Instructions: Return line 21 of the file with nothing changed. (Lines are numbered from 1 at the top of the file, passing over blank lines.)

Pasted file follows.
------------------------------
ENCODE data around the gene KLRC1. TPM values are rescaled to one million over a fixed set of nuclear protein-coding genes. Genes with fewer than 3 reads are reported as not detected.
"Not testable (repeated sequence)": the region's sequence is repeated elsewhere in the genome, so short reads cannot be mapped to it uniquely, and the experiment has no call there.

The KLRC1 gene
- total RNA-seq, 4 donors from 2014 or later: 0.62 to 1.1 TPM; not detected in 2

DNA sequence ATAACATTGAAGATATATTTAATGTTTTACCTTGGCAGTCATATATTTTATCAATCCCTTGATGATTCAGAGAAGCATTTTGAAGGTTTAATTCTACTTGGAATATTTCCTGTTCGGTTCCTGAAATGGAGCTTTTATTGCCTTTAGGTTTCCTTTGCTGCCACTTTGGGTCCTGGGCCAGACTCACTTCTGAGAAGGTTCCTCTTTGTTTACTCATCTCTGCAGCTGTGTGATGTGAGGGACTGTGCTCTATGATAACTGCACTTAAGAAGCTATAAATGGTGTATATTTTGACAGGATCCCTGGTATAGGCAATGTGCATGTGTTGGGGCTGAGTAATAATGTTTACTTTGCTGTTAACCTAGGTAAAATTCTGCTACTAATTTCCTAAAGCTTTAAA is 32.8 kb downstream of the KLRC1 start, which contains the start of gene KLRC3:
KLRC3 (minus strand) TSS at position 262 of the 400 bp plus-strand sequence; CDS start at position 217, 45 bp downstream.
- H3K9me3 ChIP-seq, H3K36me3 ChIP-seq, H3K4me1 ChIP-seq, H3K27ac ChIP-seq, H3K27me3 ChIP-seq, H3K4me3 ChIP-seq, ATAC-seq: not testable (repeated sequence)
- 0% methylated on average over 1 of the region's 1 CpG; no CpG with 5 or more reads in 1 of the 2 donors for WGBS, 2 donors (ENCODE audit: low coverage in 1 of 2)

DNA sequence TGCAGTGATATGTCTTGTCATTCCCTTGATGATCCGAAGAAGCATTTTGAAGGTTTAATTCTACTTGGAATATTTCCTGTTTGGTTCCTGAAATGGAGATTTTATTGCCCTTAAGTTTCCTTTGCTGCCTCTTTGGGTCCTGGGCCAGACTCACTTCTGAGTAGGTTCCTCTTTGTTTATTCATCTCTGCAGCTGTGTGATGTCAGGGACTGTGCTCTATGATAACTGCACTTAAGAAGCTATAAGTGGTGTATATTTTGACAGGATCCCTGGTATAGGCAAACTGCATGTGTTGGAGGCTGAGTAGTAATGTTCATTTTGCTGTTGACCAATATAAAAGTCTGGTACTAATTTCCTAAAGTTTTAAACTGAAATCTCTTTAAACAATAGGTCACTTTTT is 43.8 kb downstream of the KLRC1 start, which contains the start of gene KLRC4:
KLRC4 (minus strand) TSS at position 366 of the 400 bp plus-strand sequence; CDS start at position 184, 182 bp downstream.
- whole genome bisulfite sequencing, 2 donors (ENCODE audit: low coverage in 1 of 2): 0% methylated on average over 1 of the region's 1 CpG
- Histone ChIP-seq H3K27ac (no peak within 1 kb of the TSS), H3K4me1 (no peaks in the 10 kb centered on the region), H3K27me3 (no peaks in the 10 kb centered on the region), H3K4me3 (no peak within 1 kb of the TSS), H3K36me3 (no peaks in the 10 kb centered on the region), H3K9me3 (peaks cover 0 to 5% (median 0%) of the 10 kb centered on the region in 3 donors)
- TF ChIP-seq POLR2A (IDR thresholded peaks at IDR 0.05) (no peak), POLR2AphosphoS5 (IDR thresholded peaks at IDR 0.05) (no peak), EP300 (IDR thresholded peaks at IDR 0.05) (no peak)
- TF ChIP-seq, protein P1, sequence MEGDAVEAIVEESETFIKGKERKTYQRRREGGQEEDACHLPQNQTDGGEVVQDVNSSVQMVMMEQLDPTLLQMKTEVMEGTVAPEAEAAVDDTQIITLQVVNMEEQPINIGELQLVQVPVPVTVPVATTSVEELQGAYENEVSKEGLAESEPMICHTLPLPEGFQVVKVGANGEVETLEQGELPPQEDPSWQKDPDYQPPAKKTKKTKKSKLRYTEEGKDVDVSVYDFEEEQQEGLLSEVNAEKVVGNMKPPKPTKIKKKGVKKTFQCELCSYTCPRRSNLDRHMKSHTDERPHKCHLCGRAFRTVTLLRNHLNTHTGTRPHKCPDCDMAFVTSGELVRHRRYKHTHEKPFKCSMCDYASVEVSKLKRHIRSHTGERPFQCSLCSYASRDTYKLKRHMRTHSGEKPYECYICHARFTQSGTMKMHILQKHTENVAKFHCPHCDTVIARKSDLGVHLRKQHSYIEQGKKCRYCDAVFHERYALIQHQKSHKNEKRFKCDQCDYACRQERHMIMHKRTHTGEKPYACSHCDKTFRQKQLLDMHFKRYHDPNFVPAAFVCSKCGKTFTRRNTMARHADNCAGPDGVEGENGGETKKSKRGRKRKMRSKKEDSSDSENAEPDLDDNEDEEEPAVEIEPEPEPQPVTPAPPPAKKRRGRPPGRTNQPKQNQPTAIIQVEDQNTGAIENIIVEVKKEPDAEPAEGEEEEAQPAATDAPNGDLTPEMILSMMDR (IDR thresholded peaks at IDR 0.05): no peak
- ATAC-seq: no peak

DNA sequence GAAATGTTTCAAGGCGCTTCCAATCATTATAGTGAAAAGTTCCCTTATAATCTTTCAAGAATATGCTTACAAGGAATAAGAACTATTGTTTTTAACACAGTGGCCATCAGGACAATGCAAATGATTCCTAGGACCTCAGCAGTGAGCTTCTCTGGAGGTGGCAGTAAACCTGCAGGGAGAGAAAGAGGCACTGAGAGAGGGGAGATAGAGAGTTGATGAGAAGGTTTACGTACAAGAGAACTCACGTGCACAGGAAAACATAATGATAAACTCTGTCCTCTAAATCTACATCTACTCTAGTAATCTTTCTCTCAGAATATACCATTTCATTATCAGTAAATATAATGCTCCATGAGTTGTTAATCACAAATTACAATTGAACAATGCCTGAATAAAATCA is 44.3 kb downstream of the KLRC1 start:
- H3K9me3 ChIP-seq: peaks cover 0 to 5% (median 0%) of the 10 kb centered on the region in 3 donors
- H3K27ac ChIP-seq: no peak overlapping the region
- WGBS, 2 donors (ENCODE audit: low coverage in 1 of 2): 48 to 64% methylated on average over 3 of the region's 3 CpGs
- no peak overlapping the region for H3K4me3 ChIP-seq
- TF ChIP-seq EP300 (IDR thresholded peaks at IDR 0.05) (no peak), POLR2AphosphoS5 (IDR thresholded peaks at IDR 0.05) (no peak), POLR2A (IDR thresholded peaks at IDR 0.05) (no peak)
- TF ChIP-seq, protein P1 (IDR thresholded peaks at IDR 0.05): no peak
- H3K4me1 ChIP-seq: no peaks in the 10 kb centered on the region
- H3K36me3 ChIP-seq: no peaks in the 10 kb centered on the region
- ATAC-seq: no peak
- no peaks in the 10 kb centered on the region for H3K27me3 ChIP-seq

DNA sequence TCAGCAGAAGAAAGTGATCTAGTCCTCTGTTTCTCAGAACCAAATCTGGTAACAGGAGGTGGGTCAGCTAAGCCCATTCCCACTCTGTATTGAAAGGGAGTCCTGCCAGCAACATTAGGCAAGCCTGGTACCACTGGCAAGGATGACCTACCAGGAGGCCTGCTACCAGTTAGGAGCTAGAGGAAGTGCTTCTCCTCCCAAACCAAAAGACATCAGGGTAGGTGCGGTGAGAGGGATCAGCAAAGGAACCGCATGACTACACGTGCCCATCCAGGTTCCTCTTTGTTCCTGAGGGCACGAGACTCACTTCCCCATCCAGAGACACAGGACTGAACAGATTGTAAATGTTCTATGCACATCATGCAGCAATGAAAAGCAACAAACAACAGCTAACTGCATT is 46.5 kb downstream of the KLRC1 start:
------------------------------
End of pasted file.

- TF ChIP-seq EP300 (IDR thresholded peaks at IDR 0.05) (no peak), POLR2AphosphoS5 (IDR thresholded peaks at IDR 0.05) (no peak), POLR2A (IDR thresholded peaks at IDR 0.05) (no peak)